Researchers at the Ontario Veterinary College in Guelph, Ont. are trying to figure out why some pets get infected with the novel coronavirus and others do not.
The new study is one of the first of its kind to examine what sort of risk COVID-19 in humans poses to their pets.
The study is being led by Profs. Scott Weese and Dorothee Bienzle from the department of pathobiology.
“We’re trying to understand how often human-to-animal spread happens,” Weese said. “We already know it can happen. We’ve seen it in various instances. Now, we’re trying to find how common it is.”
The researchers are seeking volunteer participants with cats, dogs or ferrets living in households where one member has symptoms consistent with COVID-19 or has had a positive test result.
While COVID-19 is predominantly a human disease, human-to-pet transmission can occur but appears to be rare, according to Weese.
“We know that cats can get sick with this virus, but we don’t know how commonly that occurs,” he said. “Dogs seem less likely to get sick but we don’t know if that’s because they get infected less often or because they don’t get sick when they are infected.”
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Since the novel coronavirus emerged, there have been reports of animals testing positive for the disease that caused COVID-19 including two dogs in Hong Kong, two tigers and a lion in a New York City zoo, and cats and minks in Europe.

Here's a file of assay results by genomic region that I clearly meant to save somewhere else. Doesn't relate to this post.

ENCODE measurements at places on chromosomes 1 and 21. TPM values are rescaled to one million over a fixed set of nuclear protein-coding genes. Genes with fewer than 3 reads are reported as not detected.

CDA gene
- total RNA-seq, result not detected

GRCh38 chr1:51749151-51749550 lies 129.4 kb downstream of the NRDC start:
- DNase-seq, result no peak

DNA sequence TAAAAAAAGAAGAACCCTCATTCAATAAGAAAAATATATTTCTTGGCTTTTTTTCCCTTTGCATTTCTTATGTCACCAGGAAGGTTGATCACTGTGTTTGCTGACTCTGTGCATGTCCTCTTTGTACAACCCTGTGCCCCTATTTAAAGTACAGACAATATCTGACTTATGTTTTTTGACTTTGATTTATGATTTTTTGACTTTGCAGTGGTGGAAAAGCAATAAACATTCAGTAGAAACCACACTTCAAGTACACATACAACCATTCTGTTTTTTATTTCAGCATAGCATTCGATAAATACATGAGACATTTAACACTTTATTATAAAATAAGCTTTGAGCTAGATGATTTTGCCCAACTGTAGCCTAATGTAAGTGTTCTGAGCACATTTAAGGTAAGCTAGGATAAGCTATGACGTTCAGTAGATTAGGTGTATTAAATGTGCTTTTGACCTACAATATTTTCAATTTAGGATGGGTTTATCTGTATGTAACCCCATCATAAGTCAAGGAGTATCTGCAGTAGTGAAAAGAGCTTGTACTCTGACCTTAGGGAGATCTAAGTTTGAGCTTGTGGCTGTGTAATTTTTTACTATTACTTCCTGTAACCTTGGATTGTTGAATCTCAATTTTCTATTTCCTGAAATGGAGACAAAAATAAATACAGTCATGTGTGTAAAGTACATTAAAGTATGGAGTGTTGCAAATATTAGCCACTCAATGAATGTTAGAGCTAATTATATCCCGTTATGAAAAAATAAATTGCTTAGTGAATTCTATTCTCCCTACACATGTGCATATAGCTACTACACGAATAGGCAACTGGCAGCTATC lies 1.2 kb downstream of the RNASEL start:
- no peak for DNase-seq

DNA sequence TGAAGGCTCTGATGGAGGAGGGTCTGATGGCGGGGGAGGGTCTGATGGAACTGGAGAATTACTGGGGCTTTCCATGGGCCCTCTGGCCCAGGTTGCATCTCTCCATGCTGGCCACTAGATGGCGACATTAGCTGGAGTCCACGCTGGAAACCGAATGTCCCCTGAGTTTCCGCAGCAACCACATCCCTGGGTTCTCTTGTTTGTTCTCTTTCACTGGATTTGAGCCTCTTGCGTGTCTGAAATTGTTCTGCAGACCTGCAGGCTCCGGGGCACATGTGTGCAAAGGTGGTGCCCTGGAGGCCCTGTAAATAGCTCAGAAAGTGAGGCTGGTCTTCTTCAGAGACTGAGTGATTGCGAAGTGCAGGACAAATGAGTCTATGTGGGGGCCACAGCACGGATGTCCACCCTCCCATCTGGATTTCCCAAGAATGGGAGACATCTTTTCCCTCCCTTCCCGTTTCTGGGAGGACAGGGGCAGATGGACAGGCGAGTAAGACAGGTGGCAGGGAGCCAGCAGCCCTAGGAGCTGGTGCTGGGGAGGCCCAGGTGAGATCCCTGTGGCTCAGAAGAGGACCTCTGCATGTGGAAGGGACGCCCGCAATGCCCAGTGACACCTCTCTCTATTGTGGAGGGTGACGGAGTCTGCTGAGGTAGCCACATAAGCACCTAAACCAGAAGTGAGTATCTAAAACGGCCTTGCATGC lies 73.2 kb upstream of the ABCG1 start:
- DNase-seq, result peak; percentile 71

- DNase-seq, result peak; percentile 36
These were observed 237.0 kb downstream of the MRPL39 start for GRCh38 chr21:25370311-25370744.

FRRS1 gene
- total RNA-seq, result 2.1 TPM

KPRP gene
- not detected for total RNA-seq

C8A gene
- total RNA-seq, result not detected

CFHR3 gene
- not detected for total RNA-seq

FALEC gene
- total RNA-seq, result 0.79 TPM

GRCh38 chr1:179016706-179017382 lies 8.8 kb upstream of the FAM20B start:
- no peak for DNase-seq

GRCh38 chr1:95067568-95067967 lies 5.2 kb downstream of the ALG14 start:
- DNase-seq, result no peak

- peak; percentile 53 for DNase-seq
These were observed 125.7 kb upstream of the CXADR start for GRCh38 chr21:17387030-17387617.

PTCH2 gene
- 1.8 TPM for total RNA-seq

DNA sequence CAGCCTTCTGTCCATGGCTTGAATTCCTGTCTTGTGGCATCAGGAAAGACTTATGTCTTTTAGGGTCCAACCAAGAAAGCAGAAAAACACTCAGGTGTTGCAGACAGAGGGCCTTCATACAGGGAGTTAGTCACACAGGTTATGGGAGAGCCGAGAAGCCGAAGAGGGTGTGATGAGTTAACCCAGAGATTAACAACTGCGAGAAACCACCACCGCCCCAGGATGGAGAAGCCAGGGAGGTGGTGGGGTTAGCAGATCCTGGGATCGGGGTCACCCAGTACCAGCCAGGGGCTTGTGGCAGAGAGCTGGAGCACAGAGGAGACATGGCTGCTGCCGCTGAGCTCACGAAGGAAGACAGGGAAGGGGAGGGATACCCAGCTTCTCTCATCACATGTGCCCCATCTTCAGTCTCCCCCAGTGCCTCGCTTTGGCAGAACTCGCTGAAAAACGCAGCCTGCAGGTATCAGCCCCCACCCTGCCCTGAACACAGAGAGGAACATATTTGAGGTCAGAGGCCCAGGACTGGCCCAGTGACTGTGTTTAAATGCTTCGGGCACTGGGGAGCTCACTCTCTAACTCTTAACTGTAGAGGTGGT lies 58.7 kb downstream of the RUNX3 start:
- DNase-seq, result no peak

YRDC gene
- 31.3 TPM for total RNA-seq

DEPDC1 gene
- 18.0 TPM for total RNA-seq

Despite the low the risk to pets, one Toronto veterinarian says it’s still important to practise social distancing while out in public.
“No off-leash parks, no doggy daycare, no grooming. All those things should not be done at this time,” Dr. Darren Honest told Global News. “So if you go out for a walk, don’t interact with other people, maintain that social distancing, don’t let other people handle your pet.”
The university said the study will investigate what factors contribute to pets becoming infected and which types of households are at the highest risk of having COVID-19 infections spread to pets.
So far researchers have sampled close to a dozen pets, but they would like to recruit several dozen more.
Pet owners are asked a few questions to determine if they meet the criteria. If they do, researchers would visit the household to collect swabs from the pet.
The swabs will be tested for the virus and any positive samples will be compared with the original coronavirus strain circulating among humans.
The university said the sequencing may reveal whether the virus has undergone changes in the pets that make it more likely to infect animals, Weese said.
“There are still many things we want to know about the virus and the interactions between humans and pets,” he said. “We need to have an idea of how often human-to-pet transmission occurs first. This study will lay the groundwork for that future research.”
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